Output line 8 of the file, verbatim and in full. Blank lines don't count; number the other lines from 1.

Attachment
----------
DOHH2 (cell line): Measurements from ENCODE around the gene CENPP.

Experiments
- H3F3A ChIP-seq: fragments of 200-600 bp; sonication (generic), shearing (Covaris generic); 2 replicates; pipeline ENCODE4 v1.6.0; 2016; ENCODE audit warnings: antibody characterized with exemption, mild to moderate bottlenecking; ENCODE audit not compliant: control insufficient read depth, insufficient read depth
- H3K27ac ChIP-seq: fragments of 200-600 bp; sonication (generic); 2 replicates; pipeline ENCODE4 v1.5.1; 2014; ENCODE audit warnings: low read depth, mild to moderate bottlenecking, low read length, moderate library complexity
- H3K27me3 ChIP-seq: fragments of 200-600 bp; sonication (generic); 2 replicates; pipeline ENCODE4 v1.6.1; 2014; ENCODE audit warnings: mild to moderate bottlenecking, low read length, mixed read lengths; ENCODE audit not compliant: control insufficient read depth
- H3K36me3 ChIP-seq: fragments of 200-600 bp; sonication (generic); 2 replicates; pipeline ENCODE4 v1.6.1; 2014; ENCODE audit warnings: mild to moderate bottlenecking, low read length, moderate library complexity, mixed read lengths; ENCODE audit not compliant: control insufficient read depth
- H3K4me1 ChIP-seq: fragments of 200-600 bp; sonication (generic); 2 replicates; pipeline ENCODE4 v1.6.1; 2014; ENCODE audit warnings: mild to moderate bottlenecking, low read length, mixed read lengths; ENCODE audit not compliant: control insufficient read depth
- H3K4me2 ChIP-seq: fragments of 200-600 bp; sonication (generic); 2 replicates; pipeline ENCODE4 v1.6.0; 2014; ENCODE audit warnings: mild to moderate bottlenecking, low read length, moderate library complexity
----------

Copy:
- H3K4me2 ChIP-seq: fragments of 200-600 bp; sonication (generic); 2 replicates; pipeline ENCODE4 v1.6.0; 2014; ENCODE audit warnings: mild to moderate bottlenecking, low read length, moderate library complexity